Life Extension Update
Friday, May 11, 2012. An upcoming clinical trial conducted by the Cancer Research UK and National Institute for Health Research Experimental Cancer Medicine Centre (ECMC) in Leicester, England will evaluate the effectiveness of curcumin, a compound that occurs in turmeric, as a means of improving the results of standard chemotherapy for metastatic colon cancer. The compound has been found to enhance chemotherapy's ability to kill colon cancer cells in previous research involving cell cultures.
Colorectal cancer patients are commonly treated with a combination of three chemotherapy drugs, yet approximately half of those treated fail to respond and those who do respond are frequently plagued with side effects such as severe nerve pain. "Once bowel cancer has spread it is very difficult to treat, partly because the side effects of chemotherapy can limit how long patients can have treatment," commented chief investigator William Steward, who is the ECMC director at the University of Leicester. "The prospect that curcumin might increase the sensitivity of cancer cells to chemotherapy is exciting because it could mean giving lower doses, so patients have fewer side effects and can keep having treatment for longer."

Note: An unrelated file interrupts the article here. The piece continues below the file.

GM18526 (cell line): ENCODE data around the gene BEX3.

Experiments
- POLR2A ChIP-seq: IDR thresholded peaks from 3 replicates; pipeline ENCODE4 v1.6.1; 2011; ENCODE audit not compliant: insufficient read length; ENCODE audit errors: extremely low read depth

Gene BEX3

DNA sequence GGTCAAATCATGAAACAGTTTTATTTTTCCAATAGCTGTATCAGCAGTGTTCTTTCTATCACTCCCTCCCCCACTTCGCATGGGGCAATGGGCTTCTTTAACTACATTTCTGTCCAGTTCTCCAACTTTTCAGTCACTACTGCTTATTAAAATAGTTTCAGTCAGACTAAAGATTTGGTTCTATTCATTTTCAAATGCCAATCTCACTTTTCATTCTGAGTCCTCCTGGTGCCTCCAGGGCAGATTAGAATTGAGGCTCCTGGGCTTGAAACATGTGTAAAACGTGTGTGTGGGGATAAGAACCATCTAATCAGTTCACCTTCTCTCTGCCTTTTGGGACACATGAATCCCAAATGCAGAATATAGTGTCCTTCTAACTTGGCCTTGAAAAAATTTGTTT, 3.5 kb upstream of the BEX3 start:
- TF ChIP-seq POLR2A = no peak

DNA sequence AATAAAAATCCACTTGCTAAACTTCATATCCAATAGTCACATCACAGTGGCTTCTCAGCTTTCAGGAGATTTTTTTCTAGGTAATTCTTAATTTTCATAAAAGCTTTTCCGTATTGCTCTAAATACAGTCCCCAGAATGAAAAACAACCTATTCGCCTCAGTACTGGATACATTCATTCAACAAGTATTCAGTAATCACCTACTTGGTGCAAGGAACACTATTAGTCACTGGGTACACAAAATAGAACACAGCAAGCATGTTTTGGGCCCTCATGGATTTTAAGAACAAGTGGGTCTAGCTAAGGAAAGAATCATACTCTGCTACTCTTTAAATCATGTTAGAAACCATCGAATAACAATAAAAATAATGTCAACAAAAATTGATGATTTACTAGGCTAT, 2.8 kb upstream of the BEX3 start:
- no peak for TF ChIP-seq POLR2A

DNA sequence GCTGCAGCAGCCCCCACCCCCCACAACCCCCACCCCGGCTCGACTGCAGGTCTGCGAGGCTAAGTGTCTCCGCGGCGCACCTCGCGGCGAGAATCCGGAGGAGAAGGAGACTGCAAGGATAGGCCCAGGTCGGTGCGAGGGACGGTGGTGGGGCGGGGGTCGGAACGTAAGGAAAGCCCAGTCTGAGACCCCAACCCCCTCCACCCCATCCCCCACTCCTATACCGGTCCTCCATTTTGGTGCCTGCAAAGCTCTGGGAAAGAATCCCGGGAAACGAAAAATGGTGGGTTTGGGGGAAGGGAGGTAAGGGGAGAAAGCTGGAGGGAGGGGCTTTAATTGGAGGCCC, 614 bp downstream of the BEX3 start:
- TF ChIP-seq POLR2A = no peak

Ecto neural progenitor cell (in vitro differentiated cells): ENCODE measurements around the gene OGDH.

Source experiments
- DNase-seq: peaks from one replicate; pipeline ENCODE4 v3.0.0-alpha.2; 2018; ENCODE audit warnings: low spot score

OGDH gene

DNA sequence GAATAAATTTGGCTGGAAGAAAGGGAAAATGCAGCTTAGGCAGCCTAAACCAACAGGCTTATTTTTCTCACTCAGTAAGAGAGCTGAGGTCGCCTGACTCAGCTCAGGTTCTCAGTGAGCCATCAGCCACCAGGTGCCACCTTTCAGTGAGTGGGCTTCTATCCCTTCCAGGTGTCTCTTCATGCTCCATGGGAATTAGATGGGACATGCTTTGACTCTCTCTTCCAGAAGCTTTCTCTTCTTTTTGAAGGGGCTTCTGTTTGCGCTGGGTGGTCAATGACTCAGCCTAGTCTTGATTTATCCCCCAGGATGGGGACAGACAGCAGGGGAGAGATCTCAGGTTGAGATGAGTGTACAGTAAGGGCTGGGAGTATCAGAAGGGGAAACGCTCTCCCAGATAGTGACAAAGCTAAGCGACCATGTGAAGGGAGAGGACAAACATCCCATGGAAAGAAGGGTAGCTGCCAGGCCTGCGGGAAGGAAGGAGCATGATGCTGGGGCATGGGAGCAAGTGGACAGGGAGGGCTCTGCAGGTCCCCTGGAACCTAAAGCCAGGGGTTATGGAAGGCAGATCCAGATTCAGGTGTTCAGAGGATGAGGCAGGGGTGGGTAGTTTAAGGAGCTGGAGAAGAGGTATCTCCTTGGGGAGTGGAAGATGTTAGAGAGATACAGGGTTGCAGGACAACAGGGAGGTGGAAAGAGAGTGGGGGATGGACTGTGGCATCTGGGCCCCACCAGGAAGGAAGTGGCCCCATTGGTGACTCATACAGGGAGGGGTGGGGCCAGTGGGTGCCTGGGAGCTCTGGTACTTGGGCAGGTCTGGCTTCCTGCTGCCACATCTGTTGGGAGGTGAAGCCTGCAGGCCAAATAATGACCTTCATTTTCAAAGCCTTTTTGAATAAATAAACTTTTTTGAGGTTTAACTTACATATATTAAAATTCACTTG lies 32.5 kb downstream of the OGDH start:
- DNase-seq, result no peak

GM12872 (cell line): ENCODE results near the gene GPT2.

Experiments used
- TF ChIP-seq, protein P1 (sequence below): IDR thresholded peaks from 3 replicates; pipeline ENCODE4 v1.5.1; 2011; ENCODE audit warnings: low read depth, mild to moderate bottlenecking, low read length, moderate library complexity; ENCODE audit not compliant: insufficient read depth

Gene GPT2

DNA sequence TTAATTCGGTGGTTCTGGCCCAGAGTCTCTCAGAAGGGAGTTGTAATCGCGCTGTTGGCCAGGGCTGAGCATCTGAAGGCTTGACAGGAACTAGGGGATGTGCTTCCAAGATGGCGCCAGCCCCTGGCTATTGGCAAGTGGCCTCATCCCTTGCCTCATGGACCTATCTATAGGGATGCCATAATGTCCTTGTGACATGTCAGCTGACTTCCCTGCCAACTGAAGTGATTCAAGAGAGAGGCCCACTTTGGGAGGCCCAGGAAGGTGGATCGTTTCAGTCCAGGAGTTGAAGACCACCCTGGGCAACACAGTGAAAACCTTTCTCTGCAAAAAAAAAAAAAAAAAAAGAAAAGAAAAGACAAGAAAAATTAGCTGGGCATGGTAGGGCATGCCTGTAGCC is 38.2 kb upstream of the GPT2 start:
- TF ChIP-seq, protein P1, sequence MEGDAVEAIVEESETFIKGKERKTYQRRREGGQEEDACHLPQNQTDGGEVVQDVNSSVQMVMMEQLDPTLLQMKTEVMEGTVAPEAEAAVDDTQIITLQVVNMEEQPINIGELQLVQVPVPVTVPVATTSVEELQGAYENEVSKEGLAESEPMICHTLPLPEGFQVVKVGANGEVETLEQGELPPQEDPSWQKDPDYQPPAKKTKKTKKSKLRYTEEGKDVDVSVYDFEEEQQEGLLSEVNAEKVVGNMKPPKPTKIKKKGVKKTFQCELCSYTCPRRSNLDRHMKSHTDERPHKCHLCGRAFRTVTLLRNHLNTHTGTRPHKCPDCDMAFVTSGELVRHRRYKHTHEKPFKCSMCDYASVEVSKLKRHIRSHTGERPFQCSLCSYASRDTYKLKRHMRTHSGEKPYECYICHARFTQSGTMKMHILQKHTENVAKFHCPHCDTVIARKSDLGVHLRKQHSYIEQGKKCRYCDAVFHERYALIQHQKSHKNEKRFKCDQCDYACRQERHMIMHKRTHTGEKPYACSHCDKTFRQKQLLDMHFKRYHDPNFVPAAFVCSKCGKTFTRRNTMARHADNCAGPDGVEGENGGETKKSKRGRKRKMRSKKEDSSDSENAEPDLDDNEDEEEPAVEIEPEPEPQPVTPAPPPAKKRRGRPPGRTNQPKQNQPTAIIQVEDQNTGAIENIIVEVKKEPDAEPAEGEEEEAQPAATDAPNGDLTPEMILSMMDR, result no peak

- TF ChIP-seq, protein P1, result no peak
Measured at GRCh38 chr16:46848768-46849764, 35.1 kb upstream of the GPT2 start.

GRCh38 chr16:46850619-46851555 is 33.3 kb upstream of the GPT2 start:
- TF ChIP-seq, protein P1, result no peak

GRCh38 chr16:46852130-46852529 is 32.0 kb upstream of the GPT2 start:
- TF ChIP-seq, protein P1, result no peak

The trial will recruit 40 patients with colon cancer that has metastasized to the liver. Three-fourths of the participants will be administered curcumin supplements for one week prior to being treated with standard chemotherapy drugs, while the remainder will receive chemotherapy alone.
"The Experimental Cancer Medicine Centres Network supports research into some of the most novel and exciting new anticancer therapies, often providing the first insights into their effect on cancer patients," remarked Dr Joanna Reynolds, who is Cancer Research UK's director of centers. "By doing a clinical trial like this we will find out more about the potential benefits of taking large amounts of curcumin, as well as any possible side effects this could have for cancer patients."
"This research is at a very early stage, but investigating the potential of plant chemicals to treat cancer is an intriguing area that we hope could provide clues to developing new drugs in the future," Dr Steward added.
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